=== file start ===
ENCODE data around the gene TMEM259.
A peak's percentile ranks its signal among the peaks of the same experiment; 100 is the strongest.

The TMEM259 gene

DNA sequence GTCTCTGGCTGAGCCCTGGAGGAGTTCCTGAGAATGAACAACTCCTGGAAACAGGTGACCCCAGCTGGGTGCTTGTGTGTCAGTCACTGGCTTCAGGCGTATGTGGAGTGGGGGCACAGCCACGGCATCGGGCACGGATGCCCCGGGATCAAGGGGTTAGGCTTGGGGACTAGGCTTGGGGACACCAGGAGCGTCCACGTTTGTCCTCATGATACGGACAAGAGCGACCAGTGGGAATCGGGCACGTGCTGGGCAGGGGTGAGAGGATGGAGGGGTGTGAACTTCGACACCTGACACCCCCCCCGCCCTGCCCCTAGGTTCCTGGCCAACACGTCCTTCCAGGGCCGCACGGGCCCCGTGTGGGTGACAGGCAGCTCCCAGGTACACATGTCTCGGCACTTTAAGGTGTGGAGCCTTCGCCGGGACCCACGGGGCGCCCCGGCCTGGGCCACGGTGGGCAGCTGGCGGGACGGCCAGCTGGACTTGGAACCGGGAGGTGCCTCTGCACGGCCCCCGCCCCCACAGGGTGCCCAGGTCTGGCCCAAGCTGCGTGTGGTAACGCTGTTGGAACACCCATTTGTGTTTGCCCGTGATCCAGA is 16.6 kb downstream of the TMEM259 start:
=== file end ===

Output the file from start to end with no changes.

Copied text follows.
ENCODE data around the gene TMEM259.
A peak's percentile ranks its signal among the peaks of the same experiment; 100 is the strongest.

The TMEM259 gene

DNA sequence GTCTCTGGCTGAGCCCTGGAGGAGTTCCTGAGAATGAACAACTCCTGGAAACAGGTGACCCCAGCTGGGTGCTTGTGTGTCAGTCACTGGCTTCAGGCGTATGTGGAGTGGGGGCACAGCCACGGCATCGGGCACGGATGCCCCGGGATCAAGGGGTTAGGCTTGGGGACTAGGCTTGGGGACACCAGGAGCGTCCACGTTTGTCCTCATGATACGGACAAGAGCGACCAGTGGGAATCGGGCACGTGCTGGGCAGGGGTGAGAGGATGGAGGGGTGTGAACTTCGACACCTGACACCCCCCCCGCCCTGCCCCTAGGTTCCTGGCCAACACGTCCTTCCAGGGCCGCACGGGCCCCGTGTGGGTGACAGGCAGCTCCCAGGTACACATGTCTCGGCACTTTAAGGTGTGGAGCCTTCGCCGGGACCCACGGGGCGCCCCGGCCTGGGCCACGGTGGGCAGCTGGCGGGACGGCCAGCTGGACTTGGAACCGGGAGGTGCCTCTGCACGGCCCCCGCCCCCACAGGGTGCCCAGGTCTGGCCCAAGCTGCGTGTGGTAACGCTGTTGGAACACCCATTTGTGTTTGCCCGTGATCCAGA is 16.6 kb downstream of the TMEM259 start: